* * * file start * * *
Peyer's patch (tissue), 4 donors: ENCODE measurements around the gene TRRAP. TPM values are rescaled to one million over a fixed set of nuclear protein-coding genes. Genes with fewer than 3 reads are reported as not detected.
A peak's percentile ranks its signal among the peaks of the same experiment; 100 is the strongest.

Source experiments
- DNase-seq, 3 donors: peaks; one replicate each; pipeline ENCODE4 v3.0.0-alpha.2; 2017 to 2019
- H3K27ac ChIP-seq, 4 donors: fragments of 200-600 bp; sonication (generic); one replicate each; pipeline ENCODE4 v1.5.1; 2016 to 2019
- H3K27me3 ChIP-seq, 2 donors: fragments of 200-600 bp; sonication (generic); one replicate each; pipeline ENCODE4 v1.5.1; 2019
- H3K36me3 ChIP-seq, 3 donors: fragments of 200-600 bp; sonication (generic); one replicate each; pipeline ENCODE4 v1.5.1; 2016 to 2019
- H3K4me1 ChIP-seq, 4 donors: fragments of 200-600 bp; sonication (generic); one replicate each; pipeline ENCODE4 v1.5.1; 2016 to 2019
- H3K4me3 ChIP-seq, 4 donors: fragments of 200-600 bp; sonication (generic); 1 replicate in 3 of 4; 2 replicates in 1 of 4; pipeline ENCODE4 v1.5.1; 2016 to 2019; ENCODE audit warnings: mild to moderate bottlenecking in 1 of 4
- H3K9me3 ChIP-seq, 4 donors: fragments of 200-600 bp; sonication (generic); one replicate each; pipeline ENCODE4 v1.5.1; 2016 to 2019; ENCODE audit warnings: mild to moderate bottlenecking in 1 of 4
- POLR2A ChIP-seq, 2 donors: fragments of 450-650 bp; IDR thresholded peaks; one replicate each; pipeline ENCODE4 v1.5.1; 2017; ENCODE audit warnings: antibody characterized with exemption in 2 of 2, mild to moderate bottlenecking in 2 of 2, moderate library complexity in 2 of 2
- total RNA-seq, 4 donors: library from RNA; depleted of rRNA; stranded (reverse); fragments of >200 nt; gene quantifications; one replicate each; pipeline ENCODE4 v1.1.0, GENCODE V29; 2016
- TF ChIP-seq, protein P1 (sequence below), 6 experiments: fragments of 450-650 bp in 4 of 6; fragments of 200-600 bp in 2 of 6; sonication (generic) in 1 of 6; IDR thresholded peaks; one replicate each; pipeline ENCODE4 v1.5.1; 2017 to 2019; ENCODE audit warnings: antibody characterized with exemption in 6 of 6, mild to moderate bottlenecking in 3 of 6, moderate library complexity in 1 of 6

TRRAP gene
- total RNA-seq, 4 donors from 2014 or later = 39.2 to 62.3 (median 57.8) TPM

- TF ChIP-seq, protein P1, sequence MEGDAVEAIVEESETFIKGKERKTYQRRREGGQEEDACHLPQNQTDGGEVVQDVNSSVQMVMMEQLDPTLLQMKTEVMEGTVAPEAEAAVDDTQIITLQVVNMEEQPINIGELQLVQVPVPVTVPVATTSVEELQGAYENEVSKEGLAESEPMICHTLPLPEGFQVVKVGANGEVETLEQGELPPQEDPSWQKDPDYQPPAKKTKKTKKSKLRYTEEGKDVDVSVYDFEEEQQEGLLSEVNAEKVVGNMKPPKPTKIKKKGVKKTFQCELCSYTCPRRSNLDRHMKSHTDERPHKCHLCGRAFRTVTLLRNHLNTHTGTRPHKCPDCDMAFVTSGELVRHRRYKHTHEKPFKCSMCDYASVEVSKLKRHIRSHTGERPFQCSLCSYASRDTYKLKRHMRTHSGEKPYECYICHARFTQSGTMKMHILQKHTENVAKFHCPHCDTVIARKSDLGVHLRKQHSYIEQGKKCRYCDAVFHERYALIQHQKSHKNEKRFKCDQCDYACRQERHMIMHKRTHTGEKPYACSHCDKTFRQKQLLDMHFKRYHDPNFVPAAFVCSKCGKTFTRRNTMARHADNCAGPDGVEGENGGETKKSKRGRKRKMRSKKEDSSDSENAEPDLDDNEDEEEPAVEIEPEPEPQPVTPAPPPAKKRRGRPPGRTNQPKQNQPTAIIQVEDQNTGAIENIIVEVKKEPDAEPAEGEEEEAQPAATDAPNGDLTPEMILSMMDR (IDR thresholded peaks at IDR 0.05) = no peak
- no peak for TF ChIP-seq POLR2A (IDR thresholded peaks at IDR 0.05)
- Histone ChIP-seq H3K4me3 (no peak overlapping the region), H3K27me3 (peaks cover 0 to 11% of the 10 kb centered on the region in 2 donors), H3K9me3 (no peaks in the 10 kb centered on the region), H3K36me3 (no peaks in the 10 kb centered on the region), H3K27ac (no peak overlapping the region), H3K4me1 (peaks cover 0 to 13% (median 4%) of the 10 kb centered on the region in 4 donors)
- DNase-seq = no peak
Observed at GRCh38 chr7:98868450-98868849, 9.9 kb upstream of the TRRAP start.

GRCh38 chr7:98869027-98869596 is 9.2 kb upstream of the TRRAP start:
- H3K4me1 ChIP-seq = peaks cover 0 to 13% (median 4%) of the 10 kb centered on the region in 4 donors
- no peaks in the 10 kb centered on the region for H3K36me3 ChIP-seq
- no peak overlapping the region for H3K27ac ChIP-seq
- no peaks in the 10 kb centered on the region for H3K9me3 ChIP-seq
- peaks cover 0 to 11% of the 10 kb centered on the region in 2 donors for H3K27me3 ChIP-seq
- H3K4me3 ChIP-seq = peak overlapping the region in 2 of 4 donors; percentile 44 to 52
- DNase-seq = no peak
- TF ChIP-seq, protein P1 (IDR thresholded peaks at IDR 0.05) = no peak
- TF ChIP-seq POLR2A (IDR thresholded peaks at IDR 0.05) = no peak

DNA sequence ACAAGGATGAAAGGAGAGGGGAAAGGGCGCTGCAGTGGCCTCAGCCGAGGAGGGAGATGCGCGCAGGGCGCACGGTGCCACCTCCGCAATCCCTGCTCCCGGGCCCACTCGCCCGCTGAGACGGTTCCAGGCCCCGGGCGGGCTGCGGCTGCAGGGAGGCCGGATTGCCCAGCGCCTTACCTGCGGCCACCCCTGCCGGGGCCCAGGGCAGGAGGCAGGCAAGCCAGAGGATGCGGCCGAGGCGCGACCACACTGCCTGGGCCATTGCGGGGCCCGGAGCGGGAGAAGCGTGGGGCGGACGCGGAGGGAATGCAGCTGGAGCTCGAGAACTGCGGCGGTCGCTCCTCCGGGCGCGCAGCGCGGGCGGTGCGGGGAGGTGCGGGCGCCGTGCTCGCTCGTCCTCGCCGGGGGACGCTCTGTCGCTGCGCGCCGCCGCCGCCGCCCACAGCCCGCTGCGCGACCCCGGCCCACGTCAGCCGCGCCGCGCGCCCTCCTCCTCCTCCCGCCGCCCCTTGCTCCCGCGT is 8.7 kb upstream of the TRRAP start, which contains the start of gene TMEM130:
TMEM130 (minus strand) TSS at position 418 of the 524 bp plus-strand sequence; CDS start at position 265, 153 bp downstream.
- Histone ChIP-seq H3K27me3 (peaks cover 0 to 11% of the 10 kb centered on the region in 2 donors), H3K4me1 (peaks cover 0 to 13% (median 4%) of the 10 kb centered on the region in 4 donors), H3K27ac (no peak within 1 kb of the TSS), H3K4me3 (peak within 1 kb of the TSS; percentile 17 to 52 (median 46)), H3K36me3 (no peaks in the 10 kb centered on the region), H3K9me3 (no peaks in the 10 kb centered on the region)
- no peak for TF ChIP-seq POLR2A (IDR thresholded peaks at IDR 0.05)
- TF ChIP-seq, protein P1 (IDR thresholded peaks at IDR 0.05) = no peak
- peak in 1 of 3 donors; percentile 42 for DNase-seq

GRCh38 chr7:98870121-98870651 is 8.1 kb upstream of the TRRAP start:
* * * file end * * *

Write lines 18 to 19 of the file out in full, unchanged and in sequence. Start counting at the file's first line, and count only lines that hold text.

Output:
- Histone ChIP-seq H3K4me3 (no peak overlapping the region), H3K27me3 (peaks cover 0 to 11% of the 10 kb centered on the region in 2 donors), H3K9me3 (no peaks in the 10 kb centered on the region), H3K36me3 (no peaks in the 10 kb centered on the region), H3K27ac (no peak overlapping the region), H3K4me1 (peaks cover 0 to 13% (median 4%) of the 10 kb centered on the region in 4 donors)
- DNase-seq = no peak